Sunday, December 31, 2000

Review: "The Truth" by Terry Pratchett

"The truth shall make ye fret."

Misprint or not, a lot of people in the city of Ankh-Morpork are learning that statement is accurate. In Terry Pratchett's "The Truth" (HarperCollins), the Discworld's largest city has gotten its first newspaper, and it's shaking things up.

William de Worde writes a newsletter for a few select clients when he runs into - or rather, is run over by - a group of dwarves who claim they have discovered how to turn lead into gold. They're not lying. They've invented moveable type, and de Worde's life is about to change.

Meanwhile, the Patrician has been imprisoned for murder, but de Worde doesn't think the facts add up. So, he embarks on the Discworld's first investigative report. Along the way, de Worde has to tangle with a competing tabloid-style publication, a couple of very unique professional hit men, the city watch and even his own father.

"The Truth" is Pratchett's 25th foray into the Discworld and goes a long way toward re-establishing his status as the king of comic fantasy.

After a number of disappointing and unfunny books like "Jingo" and "The Last Continent," Pratchett's last two offerings - "The Fifth Elephant" and "The Truth" - have re-invigorated the series with the same satire and sharp parody that his devoted readers have come to expect.

A former journalist, Pratchett has a remarkable grasp of how the newspaper business really works, and he uses that to great comic effect in "The Truth." Fantasy or not, the book does paint a fairly accurate portrait of the day-to-day life of a journalist.

This book also offers something the Discworld has needed for the past few years - new faces. Long-time fans may be disappointed in the change, preferring to read more tales about old friends like Rincewind the Wizzard, Granny Weatherwax and Sam Vimes and the city watch. But, despite recent successes featuring Sam Vimes ("The Fifth Elephant") and Granny Weatherwax ("Carpe Jugulum"), it seems these characters may be running out of stories.

While favorite characters from past Discworld novels - like Vimes, Cut-Me-Own-Throat Dibbler, Foul Ole Ron, Gaspode the Talking Dog and, of course, Death - do pop up in "The Truth," the spotlight is on new characters. And some of them are quite entertaining.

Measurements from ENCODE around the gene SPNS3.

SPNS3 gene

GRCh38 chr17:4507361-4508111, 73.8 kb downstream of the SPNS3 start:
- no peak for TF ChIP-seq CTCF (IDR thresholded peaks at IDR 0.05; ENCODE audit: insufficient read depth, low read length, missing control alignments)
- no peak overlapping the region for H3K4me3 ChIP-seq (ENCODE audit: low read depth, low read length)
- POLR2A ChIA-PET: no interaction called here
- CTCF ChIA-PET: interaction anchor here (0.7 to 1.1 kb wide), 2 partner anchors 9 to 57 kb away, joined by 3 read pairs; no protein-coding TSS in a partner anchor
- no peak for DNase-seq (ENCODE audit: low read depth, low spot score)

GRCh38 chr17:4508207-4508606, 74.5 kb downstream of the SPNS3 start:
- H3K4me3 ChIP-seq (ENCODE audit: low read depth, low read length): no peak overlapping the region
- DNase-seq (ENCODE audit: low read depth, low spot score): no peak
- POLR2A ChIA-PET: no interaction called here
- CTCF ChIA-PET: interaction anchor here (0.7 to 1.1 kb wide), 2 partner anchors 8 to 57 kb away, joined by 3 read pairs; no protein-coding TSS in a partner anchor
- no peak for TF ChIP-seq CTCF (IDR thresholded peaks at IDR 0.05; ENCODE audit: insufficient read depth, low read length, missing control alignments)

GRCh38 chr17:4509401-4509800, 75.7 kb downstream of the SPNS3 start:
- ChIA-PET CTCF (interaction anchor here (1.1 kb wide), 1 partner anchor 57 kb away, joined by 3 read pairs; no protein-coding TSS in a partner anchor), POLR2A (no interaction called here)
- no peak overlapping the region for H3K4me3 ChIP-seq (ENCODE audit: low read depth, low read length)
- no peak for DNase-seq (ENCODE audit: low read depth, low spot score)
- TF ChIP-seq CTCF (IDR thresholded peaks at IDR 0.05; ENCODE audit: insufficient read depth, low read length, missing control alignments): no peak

De Worde, the son of a rich Ankh-Morpork socialite, wants to prove that he's different from his father, but instead finds out he's more like his family than he'd like to admit.

Otto Chriek, a vampire photographer, reduces himself to a pile of ash every time he takes a flash photo.

But most interesting are the two hitmen, Mr. Pin and Mr. Tulip. Mr. Pin is the brains of the operation, and the more intriguing Mr. Tulip supplies the muscle. Tulip is a brutish, foul-mouthed thug with a very fortunate speech impediment and a surprisingly keen eye for art. Unfortunately, the ending of this book seems a bit final for this pair, but as long-time Pratchett fans will attest, anything is possible on the Discworld. What else would you expect on a disc-shaped world perched on the back of four elephants who fly through space on the shell of a giant turtle?

As always, there are a number of inside jokes that only regular readers of the Discworld books will fully appreciate, but unlike most series, no prior knowledge is required. "The Truth," like all of Pratchett's books, can be enjoyed by newcomers to the Discworld as well as well as regular visitors.

"The Truth" is the best entry in the Discworld series in years, rivalling Pratchett's early works like "Sourcery," "Reaper Man" and "Equal Rites." It's nice to see Pratchett back at the top of his game, and it's nice to know there are more good things to come on the Discworld.

Sunday, December 17, 2000

Review: "Servant of the Shard" by R.A. Salvatore

Shortly after discovering the fantasy genre in junior high, I turned my attention to the shared worlds of what was then TSR. I was an avid Dungeons and Dragons player - and it seemed only natural to dip into the fiction set in those worlds.

Over the years I drifted away from those worlds and their stories, losing interest as the first generation of writers and characters were retired. Still, every now and then a book by one of the writers or about one of the characters I really liked during those years pops up.

When that happens, I just can't resist picking it up.

In "Servant of the Shard" (Wizards of the Coast), R.A. Salvatore again turns his attention away from his scimitar-wielding dark elven hero Drizzt Do'Urden. Instead he focuses on two of the most intriguing villains of the series, the assassin Artemis Entreri and the drow Jarlaxle, leader of the mercenary band Bregan D'aerthe.

The pair have formed an alliance to move Bregan D'aerthe's interests to the surface world, but there are obstacles. Jarlaxle now possesses the crystal shard Crenshinibon, and it has plans for greater conquests.

Its influence over Jarlaxle also leads to dissension among the ranks of Bregan D'aerthe, as two of his most powerful lieutenants plot an overthrow.

Salvatore began this series in the late 1980s with the rousing adventure of the Icewind Dale Trilogy, which introduced us to most of the major players. He continued with the more somber and introspective Dark Elf Trilogy, that provided insight into the character of Drizzt.

After that, the series began to grow stale. The same plot line was repeated several times: One of the drow royal houses, seeking favor with the Spider Queen, attempts to kill or capture Drizzt and is soundly thrashed by the heroic ranger and his companions.

But with the last couple of offerings, Salvatore has shifted directions for the better.

One of the best aspects of this book is the development we see in the characters, most notably Entreri. When we first met the assassin in the Icewind Dale Trilogy, he was a brash 20-year-old with only one goal - to prove that he was the best swordsman in the world.